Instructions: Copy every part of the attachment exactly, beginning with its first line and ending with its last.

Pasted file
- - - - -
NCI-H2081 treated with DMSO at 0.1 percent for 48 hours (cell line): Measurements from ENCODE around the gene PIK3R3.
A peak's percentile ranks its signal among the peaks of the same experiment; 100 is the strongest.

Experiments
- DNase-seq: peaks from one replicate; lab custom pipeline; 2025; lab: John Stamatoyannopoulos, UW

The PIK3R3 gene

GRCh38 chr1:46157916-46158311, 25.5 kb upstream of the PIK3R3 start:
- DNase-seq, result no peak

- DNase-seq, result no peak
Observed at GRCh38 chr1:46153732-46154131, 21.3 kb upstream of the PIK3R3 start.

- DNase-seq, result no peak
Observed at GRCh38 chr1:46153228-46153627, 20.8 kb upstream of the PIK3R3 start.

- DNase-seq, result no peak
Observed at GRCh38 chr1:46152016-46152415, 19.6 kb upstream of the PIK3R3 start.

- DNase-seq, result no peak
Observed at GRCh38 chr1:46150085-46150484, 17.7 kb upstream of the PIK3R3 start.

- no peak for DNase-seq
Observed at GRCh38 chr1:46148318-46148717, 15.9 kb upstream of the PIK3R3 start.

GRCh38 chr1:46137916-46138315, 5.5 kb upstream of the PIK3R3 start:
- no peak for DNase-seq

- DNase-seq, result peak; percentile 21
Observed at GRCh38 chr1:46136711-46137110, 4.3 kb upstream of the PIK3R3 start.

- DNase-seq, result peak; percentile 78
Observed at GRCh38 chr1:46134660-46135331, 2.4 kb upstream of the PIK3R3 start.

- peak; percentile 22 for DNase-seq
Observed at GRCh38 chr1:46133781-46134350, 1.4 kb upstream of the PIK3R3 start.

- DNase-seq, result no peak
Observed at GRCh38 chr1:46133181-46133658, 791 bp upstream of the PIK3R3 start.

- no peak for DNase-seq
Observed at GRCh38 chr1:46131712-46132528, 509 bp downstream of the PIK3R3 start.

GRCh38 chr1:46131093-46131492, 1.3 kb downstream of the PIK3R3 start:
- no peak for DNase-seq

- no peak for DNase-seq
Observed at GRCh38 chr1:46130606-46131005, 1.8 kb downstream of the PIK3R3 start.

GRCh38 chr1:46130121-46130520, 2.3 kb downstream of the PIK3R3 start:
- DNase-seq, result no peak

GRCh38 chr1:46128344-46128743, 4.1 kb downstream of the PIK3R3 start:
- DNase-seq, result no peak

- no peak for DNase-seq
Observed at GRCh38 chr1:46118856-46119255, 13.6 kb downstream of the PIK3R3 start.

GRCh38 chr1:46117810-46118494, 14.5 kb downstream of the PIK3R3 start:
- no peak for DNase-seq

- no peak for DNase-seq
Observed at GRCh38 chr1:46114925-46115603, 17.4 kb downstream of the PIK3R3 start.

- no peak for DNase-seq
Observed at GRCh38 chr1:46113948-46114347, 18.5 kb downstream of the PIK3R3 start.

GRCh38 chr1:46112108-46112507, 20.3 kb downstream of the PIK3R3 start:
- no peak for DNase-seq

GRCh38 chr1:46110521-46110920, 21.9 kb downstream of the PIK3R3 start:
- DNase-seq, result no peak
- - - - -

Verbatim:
NCI-H2081 treated with DMSO at 0.1 percent for 48 hours (cell line): Measurements from ENCODE around the gene PIK3R3.
A peak's percentile ranks its signal among the peaks of the same experiment; 100 is the strongest.

Experiments
- DNase-seq: peaks from one replicate; lab custom pipeline; 2025; lab: John Stamatoyannopoulos, UW

The PIK3R3 gene

GRCh38 chr1:46157916-46158311, 25.5 kb upstream of the PIK3R3 start:
- DNase-seq, result no peak

- DNase-seq, result no peak
Observed at GRCh38 chr1:46153732-46154131, 21.3 kb upstream of the PIK3R3 start.

- DNase-seq, result no peak
Observed at GRCh38 chr1:46153228-46153627, 20.8 kb upstream of the PIK3R3 start.

- DNase-seq, result no peak
Observed at GRCh38 chr1:46152016-46152415, 19.6 kb upstream of the PIK3R3 start.

- DNase-seq, result no peak
Observed at GRCh38 chr1:46150085-46150484, 17.7 kb upstream of the PIK3R3 start.

- no peak for DNase-seq
Observed at GRCh38 chr1:46148318-46148717, 15.9 kb upstream of the PIK3R3 start.

GRCh38 chr1:46137916-46138315, 5.5 kb upstream of the PIK3R3 start:
- no peak for DNase-seq

- DNase-seq, result peak; percentile 21
Observed at GRCh38 chr1:46136711-46137110, 4.3 kb upstream of the PIK3R3 start.

- DNase-seq, result peak; percentile 78
Observed at GRCh38 chr1:46134660-46135331, 2.4 kb upstream of the PIK3R3 start.

- peak; percentile 22 for DNase-seq
Observed at GRCh38 chr1:46133781-46134350, 1.4 kb upstream of the PIK3R3 start.

- DNase-seq, result no peak
Observed at GRCh38 chr1:46133181-46133658, 791 bp upstream of the PIK3R3 start.

- no peak for DNase-seq
Observed at GRCh38 chr1:46131712-46132528, 509 bp downstream of the PIK3R3 start.

GRCh38 chr1:46131093-46131492, 1.3 kb downstream of the PIK3R3 start:
- no peak for DNase-seq

- no peak for DNase-seq
Observed at GRCh38 chr1:46130606-46131005, 1.8 kb downstream of the PIK3R3 start.

GRCh38 chr1:46130121-46130520, 2.3 kb downstream of the PIK3R3 start:
- DNase-seq, result no peak

GRCh38 chr1:46128344-46128743, 4.1 kb downstream of the PIK3R3 start:
- DNase-seq, result no peak

- no peak for DNase-seq
Observed at GRCh38 chr1:46118856-46119255, 13.6 kb downstream of the PIK3R3 start.

GRCh38 chr1:46117810-46118494, 14.5 kb downstream of the PIK3R3 start:
- no peak for DNase-seq

- no peak for DNase-seq
Observed at GRCh38 chr1:46114925-46115603, 17.4 kb downstream of the PIK3R3 start.

- no peak for DNase-seq
Observed at GRCh38 chr1:46113948-46114347, 18.5 kb downstream of the PIK3R3 start.

GRCh38 chr1:46112108-46112507, 20.3 kb downstream of the PIK3R3 start:
- no peak for DNase-seq

GRCh38 chr1:46110521-46110920, 21.9 kb downstream of the PIK3R3 start:
- DNase-seq, result no peak